There is the challenge. We have an economy that needs workers to manage cost-of-living pressures, and there are still parts of Australia where unemployment is high, where participation rates are low and where there are a lot of people on income support. Compare the two parties when it comes to tackling this economic challenge. In the budget you see a package to increase the number of skilled workers in the economy—something like a $3 billion package. This is not thefirst time there has been a skills package in the budget—it has come year after year after year—and you are already starting to see the impact of the investments we are making in skills and education. For example, there has been a 15 per cent increase in the last year in the number of Australians starting an apprenticeship or a traineeship. The number of people starting trade cadetships went up last year by almost 22 per cent. In 2009-10, university offers to people from low SES backgrounds increased by 8.8 per cent. Where is the opposition’s plan? When the Leader of the Opposition gave his budget reply he barely mentioned jobs. He mentioned the word ‘skills’ once. He did not even release a skills policy at the last federal election. Their only policy was to cut $2 billion from apprenticeships and scrap the trade training centres being built around the country.
This is the challenge that confronts us: managing the boom. We have a policy to increase participation rates and to increase the number of skilled workers in the economy, and there is nothing on the other side. But that is not the only challenge that the economy faces. There are other big challenges on the horizon. The ageing of the population is just one of them. By the time that I am 65, the number of people that age or older will have doubled, and that means that healthcare costs will increase, the cost of funding the pension will increase and there will be fewer taxpayers to pay the bills. The government’s job is to help meet these challenges. That is why health reform is important. That is why increasing the superannuation guarantee is important. That is why increasing workforce participation is so important.
Beyond that, there are the challenges that we confront with the changes to our region; the challenge of converting the mining boom into a services boom. We stand now on the edge of the biggest middle class that the world has ever seen. By the end of this decade, Asia will have more middle class consumers than the rest of the world combined. This provides an enormous opportunity for Australia, for the Australian economy and for all Australians. The challenge for us here as members of this parliament is to ensure that Australia makes the most of it. The competition for this market will be fierce. We need to prepare now. Doing well here is the key to increasing the standard of living of all Australians and their quality of life. Doing well here is the key to the future of Australia.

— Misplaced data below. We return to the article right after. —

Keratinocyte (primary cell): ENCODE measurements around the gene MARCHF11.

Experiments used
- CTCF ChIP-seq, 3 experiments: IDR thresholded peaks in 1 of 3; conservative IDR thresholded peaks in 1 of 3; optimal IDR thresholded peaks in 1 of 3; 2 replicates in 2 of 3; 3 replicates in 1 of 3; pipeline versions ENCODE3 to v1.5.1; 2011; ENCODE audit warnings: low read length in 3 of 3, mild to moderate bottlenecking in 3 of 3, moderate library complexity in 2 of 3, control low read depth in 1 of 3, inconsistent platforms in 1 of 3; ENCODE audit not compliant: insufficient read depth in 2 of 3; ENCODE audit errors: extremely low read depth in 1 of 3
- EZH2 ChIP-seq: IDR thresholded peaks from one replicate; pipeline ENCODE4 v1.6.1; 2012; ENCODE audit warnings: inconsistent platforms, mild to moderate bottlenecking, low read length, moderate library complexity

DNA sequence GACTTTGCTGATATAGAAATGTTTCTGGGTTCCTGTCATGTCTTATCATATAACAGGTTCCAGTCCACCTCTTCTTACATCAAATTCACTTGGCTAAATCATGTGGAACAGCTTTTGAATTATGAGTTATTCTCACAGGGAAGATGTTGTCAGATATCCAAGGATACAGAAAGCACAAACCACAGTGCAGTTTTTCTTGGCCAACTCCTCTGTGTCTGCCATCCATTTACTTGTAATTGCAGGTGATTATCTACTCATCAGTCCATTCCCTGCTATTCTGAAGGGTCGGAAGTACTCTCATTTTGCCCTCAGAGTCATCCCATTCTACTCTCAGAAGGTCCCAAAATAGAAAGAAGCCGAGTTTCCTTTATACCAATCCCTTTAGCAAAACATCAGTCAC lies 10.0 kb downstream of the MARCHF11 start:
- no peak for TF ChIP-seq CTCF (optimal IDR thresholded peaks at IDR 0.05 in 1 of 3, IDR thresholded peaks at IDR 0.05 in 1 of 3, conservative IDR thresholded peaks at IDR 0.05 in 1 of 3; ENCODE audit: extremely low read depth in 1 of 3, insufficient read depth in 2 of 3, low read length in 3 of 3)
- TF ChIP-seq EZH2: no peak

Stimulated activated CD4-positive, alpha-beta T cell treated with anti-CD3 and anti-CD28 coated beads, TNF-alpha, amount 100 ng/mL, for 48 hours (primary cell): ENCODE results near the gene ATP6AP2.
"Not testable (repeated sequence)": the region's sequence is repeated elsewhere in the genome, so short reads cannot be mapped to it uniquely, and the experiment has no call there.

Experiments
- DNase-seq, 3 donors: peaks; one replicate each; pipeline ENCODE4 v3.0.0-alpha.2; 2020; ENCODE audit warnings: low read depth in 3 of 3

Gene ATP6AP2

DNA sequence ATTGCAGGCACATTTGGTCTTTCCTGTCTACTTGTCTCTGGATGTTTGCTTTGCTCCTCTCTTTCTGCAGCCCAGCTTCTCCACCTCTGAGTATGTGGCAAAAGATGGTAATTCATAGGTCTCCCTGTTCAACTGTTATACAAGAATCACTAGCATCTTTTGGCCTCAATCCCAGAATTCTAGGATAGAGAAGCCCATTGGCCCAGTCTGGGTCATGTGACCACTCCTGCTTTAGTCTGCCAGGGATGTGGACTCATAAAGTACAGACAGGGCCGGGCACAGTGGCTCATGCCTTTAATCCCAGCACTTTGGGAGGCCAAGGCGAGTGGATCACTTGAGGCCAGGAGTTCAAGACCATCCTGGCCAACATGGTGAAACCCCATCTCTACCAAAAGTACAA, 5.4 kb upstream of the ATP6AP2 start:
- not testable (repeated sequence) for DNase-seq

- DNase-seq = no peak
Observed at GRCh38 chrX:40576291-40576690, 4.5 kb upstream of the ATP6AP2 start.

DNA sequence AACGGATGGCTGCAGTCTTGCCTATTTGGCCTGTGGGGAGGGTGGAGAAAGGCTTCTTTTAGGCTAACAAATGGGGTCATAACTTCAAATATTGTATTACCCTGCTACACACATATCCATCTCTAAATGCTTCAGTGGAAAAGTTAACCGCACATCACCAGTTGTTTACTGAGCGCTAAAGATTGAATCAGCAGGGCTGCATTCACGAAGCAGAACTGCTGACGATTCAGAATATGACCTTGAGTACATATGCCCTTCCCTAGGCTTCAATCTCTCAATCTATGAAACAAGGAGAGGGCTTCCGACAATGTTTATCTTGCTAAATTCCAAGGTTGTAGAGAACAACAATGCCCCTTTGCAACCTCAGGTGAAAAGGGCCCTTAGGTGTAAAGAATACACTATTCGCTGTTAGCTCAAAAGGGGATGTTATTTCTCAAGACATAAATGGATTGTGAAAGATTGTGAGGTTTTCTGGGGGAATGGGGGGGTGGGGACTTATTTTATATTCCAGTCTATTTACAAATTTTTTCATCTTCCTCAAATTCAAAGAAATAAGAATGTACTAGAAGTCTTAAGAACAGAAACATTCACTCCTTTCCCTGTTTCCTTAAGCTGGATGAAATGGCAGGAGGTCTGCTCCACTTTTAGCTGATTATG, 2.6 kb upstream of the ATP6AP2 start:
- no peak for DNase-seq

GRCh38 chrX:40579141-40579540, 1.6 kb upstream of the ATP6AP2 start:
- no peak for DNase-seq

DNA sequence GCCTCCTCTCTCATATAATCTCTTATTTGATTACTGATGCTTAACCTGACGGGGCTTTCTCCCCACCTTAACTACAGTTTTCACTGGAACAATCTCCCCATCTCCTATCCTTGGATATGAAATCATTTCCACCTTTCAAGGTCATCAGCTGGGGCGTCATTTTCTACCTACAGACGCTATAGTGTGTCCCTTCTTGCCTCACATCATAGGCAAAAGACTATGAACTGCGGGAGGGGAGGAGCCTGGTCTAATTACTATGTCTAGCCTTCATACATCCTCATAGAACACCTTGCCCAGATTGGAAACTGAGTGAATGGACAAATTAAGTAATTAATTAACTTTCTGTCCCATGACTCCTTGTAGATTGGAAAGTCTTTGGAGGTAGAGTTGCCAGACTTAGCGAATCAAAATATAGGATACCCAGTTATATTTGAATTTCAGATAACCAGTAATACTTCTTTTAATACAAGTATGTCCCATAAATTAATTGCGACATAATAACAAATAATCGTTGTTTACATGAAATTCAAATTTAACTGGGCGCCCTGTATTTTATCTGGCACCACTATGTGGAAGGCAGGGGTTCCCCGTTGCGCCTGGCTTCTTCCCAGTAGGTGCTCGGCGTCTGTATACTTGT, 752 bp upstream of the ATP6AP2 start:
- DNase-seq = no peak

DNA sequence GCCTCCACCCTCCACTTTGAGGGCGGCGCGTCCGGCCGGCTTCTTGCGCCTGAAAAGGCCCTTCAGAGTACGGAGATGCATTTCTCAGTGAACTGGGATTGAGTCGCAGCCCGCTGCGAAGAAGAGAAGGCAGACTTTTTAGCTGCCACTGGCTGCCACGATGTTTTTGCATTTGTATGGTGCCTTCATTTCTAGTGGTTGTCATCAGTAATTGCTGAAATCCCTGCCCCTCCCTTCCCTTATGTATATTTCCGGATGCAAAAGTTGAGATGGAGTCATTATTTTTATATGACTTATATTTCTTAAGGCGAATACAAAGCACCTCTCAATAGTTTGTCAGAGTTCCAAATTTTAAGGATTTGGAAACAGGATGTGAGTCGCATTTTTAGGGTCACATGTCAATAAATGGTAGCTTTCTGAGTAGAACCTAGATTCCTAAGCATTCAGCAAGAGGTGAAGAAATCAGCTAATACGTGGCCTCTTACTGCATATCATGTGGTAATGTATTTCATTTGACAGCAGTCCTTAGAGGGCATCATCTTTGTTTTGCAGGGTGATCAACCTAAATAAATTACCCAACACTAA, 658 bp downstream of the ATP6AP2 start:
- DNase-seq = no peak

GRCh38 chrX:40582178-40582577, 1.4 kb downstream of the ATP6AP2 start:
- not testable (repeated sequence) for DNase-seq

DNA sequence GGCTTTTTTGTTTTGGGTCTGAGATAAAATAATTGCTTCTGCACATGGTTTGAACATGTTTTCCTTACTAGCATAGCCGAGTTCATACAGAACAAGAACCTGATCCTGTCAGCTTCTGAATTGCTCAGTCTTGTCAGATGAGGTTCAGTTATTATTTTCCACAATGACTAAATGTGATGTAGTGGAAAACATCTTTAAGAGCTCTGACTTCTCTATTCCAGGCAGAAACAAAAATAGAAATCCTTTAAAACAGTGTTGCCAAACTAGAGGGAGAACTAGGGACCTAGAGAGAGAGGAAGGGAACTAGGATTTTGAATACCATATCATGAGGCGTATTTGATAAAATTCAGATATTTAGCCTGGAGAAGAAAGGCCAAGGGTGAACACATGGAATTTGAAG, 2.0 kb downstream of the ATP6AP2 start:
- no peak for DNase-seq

And what do we hear from the opposition on this? Absolutely nothing. What do we hear from them on the big challenges that confront the Australian economy? Absolutely nothing. The Leader of the Opposition takes his job description literally, I have to give him that. He opposes everything and he stands for nothing. The only thing that he stands for is election. He proved that in his budget reply. He talked a lot about vision but he did not offer any. The only vision that he has isof the Lodge, because all he talked about was an election. The Leader of the Opposition has all the vision of Mr Magoo. There was nothing in his budget reply about the challenges that this country faces or what we need to do to meet them. I tell you this: the people of Australia want a leader who understands the challenges ahead. They do not want Mr Magoo.
What we got from the Leader of the Opposition—what we get every day in this parliament—is Mr Magoo and a dodgy scare campaign. He runs around the country day after day scaring Australians. He went to Whyalla and said that the carbon tax would wipe them off the map. He went to Geelong and told them that it would be the final nail in the coffin of the manufacturing industry. He went to Weet-Bix and said that it would destroy breakfast. He went to the fish markets and said that it would kill all the fish in the sea. This reminds me a lot of that bloke who ran around America demanding to see the President’s birth certificate. This is a hysterical and nonsensical scare campaign. What we have is a Leader of the Opposition who looks like Donald Trump without the hair—all Trump, no toupee. He did it again today when he said that groceries would go up by five per cent when in fact the CPRS modelling said that it would go up by 0.6 per cent to 0.8 per cent. He exaggerated things again by six to eight times. No wonder the people of Australia do not believe him.